November 27, 2014

Financial Management of Inventory


Inventory management usually is not the direct operating responsibility of the financial manager. But  the investment of funds in inventory is a very important aspect of financial management. The finance manager has to appraise the proposed investment in inventory like the appraisal he does for fixed capital assets. Consequently, the financial manager must be familiar with methods proposed in the theory to plan and control inventories. Planning of the inventory is based on minimising the costs associated with keeping inventory.

The inventory control or management methods described give  a means for determining an optimal level of inventory, and also to decide when to ordered and in what quantity. . These tools are necessary for
managing inventory efficiently and balancing the advantages of additional inventory against the cost of carrying this inventory. With the use of computers, great improvements in inventory control have been made
and are continuing to be made. Also there are manyu applications of operations research to inventory management.

New ideas to reduce inventory required normally occur with in the inventory management theory. But even finance theory sometimes may come out with principles related to optimizing inventory. When the innovation occurs in the finance field, finance managers have to take the responsibility of implementing it within their activity or within inventory management activity.

Inventories, like receivables, represent a significant portion of most firms’ assets, and, accordingly, require substantial investments. Inventories must be managed efficiently.

Inventories provide a very important link in the production and sale of a product. For a company engaged in manufacturing, a certain amount of inventory is absolutely necessary in the production distribution system. Toyota Production System came out of the efforts of managers identify and eliminate excess inventory which was thought at that time as essential.

 The obvious disadvantages of inventory are the total cost of holding the inventory, including storage and handling costs, and the required return on capital tied up in the investment in inventory. Inventories, like accounts receivable, should be increased as long as the resulting savings exceed the total cost of holding the added inventory. The balance finally reached depends upon the estimates of actual savings, the cost of carrying additional inventory, and the efficiency of inventory control.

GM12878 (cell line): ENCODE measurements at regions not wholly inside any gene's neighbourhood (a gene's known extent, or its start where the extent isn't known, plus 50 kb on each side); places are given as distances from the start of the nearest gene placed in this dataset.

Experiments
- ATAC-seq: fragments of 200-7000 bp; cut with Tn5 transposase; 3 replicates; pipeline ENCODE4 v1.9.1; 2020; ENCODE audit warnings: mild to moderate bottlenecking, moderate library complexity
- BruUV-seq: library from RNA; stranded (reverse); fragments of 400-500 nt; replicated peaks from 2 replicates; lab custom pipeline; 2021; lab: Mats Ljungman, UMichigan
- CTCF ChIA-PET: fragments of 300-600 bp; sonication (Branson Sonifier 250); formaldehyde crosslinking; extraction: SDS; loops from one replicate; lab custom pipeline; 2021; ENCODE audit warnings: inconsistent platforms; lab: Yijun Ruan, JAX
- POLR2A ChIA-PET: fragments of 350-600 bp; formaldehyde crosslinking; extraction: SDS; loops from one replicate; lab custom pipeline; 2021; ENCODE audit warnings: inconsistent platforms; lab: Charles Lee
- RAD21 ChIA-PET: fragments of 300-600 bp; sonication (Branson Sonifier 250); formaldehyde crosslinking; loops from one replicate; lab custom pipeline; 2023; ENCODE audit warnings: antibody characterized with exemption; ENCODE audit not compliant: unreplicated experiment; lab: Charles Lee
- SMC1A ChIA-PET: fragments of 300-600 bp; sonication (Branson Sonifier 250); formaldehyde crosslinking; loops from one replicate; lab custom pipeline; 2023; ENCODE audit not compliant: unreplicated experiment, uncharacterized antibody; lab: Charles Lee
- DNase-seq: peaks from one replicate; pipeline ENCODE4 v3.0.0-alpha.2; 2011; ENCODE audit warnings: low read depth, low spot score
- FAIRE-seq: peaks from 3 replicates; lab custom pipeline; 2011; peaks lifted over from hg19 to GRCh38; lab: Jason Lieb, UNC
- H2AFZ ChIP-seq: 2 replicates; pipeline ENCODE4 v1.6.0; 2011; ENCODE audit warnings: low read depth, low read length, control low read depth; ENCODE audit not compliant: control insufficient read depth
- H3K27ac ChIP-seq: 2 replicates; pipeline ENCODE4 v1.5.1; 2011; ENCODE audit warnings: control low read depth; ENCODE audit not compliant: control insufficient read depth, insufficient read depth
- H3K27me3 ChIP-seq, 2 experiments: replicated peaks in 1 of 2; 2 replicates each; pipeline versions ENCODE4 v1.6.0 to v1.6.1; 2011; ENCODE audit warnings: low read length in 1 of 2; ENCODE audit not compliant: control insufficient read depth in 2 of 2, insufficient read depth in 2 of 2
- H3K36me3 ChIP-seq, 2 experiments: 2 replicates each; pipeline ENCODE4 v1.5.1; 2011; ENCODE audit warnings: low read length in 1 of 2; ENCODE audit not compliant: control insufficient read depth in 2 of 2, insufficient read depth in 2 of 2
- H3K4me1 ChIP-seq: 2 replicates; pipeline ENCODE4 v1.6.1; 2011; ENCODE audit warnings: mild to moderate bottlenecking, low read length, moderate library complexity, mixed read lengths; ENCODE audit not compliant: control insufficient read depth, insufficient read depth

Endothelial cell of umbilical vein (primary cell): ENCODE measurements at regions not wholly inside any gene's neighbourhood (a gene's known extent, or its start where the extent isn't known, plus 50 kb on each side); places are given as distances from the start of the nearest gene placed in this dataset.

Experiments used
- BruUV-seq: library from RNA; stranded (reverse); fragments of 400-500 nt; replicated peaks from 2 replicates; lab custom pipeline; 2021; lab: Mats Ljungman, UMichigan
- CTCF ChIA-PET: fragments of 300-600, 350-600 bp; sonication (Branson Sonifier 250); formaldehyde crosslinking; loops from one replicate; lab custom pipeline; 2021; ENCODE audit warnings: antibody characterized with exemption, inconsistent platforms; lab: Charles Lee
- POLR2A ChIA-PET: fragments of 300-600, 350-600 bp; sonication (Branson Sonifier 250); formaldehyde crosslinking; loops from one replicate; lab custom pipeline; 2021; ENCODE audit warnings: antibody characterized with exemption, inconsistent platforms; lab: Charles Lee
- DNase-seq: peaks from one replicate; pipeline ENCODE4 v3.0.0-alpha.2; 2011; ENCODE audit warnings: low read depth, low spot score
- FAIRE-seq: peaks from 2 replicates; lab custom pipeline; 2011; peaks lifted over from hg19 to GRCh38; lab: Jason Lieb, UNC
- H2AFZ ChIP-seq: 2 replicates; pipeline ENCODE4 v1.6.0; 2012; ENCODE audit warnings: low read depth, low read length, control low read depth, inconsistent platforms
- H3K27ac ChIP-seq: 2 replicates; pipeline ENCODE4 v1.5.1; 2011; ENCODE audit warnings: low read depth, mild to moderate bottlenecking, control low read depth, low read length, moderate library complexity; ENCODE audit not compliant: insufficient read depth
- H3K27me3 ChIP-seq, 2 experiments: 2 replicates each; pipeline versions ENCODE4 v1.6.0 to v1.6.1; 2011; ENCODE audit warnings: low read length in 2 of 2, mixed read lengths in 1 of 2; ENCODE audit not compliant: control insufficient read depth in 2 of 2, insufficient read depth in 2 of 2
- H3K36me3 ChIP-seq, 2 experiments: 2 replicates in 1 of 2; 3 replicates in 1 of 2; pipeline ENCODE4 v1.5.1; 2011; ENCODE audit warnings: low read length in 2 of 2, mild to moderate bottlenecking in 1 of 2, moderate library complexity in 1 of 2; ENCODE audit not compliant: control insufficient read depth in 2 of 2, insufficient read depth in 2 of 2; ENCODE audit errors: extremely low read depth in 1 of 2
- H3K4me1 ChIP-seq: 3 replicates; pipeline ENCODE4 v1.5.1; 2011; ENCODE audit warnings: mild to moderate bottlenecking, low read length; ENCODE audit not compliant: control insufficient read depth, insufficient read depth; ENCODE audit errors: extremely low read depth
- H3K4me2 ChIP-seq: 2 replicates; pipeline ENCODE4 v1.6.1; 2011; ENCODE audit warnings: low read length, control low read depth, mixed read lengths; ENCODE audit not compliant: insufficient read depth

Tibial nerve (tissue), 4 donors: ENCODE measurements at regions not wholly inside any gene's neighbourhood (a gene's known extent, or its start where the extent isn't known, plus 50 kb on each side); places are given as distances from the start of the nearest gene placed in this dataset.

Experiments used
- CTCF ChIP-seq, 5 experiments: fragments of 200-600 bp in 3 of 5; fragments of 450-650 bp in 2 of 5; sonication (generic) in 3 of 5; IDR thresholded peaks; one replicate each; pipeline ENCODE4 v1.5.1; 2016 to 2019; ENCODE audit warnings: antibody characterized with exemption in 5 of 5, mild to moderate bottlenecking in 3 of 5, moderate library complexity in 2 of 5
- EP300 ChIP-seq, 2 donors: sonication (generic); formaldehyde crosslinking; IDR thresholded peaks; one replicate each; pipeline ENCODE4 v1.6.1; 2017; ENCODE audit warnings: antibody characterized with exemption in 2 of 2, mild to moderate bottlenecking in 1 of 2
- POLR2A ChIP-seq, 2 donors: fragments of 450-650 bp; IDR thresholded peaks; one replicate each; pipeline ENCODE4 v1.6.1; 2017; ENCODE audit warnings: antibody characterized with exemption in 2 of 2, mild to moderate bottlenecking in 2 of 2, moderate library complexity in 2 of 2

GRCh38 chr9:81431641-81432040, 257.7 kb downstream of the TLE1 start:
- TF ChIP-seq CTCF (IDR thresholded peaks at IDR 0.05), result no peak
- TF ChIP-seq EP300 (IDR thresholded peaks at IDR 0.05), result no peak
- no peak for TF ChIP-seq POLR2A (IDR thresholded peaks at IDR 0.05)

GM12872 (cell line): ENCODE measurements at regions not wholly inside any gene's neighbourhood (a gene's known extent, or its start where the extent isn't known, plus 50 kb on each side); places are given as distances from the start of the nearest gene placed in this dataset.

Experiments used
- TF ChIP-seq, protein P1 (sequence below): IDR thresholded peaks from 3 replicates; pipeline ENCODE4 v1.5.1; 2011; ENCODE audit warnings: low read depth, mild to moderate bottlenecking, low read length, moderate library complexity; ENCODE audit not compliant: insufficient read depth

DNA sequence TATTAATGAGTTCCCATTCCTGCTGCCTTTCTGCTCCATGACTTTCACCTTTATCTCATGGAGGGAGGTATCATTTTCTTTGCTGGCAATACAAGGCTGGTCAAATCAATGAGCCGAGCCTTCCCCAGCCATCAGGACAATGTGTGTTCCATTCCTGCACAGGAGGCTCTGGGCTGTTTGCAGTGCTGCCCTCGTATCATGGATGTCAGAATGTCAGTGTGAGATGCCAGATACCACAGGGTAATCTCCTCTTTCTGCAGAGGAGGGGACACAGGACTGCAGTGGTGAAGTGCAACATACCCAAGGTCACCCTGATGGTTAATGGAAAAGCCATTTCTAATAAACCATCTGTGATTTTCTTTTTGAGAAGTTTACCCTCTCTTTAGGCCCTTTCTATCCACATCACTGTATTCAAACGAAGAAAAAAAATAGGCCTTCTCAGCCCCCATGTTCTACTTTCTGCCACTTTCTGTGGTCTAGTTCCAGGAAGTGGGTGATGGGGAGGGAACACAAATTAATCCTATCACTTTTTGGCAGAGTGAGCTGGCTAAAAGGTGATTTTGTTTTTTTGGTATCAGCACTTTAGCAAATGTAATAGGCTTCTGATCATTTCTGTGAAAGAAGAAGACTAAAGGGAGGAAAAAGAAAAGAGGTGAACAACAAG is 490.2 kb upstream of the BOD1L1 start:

Without inventory between production stages, each stage of production would be dependent upon the preceding stage’s finishing its operation on a unit of production. As a result, there probably would be delays and considerable idle time in certain stages of production.

According to traditional inventory theory,  the advantages of increased inventories, then, are several. The firm can effect economies of production and purchasing and can fill customer orders more quickly. In short, the firm is more flexible.

For a given level of inventory, the efficiency of inventory control affects the flexibility of the firm. Two essentially identical firms with the same amount of inventory may have significantly different degrees of
flexibility in operations due to differences in inventory control. Inefficient procedures may result in an unbalanced inventory —the firm may frequently be out of certain types of inventory, and overstock other
types, necessitating excessive investment. These inefficiencies ultimately have an adverse effect upon profits. Turning the situation around, differences in the efficiency of inventory control for a given level of flexibility
affect the level of investment required in inventories. The less efficient the inventory control, the greater the investment required. Similarly, excessive investment in inventories affects profits adversely.



The economic order quantity (EOQ) is an important concept in inventory management.

The optimal order quantity for a particular item of inventory, given its forecasted usage, ordering cost, and carrying cost is determined using mathematics. Ordering can mean either the purchase of the item or its production. Assume for the moment that the usage of a particular item of inventory is known with certainty. Moreover, assume that ordering costs per order, O, are constant regardless of the size of the order. In the purchase of raw materials or other items, these costs represent the clerical costs involved in placing an order as well as certain costs of receiving and checking the goods once they arrive.